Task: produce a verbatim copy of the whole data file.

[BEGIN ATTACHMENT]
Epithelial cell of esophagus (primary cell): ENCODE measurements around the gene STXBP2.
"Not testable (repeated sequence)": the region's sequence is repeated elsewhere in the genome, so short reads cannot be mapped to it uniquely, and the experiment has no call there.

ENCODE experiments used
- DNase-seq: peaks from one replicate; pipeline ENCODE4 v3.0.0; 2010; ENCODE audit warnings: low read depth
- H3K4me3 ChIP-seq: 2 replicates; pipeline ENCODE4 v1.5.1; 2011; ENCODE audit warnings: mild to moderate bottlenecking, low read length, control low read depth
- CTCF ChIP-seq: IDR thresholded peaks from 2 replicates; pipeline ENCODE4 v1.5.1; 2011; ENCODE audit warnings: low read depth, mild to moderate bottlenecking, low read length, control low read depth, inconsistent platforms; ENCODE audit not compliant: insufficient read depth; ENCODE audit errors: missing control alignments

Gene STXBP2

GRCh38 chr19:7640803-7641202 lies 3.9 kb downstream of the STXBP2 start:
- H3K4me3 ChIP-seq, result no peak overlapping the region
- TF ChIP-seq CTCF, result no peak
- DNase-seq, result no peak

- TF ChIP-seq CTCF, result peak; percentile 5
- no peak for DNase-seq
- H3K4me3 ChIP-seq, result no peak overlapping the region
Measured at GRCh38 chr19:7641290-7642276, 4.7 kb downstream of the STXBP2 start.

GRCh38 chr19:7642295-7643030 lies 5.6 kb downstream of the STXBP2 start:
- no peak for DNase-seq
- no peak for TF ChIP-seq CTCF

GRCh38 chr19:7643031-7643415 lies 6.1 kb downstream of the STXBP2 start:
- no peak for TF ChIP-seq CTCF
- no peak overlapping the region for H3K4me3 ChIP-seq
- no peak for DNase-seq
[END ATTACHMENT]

Epithelial cell of esophagus (primary cell): ENCODE measurements around the gene STXBP2.
"Not testable (repeated sequence)": the region's sequence is repeated elsewhere in the genome, so short reads cannot be mapped to it uniquely, and the experiment has no call there.

ENCODE experiments used
- DNase-seq: peaks from one replicate; pipeline ENCODE4 v3.0.0; 2010; ENCODE audit warnings: low read depth
- H3K4me3 ChIP-seq: 2 replicates; pipeline ENCODE4 v1.5.1; 2011; ENCODE audit warnings: mild to moderate bottlenecking, low read length, control low read depth
- CTCF ChIP-seq: IDR thresholded peaks from 2 replicates; pipeline ENCODE4 v1.5.1; 2011; ENCODE audit warnings: low read depth, mild to moderate bottlenecking, low read length, control low read depth, inconsistent platforms; ENCODE audit not compliant: insufficient read depth; ENCODE audit errors: missing control alignments

Gene STXBP2

GRCh38 chr19:7640803-7641202 lies 3.9 kb downstream of the STXBP2 start:
- H3K4me3 ChIP-seq, result no peak overlapping the region
- TF ChIP-seq CTCF, result no peak
- DNase-seq, result no peak

- TF ChIP-seq CTCF, result peak; percentile 5
- no peak for DNase-seq
- H3K4me3 ChIP-seq, result no peak overlapping the region
Measured at GRCh38 chr19:7641290-7642276, 4.7 kb downstream of the STXBP2 start.

GRCh38 chr19:7642295-7643030 lies 5.6 kb downstream of the STXBP2 start:
- no peak for DNase-seq
- no peak for TF ChIP-seq CTCF

GRCh38 chr19:7643031-7643415 lies 6.1 kb downstream of the STXBP2 start:
- no peak for TF ChIP-seq CTCF
- no peak overlapping the region for H3K4me3 ChIP-seq
- no peak for DNase-seq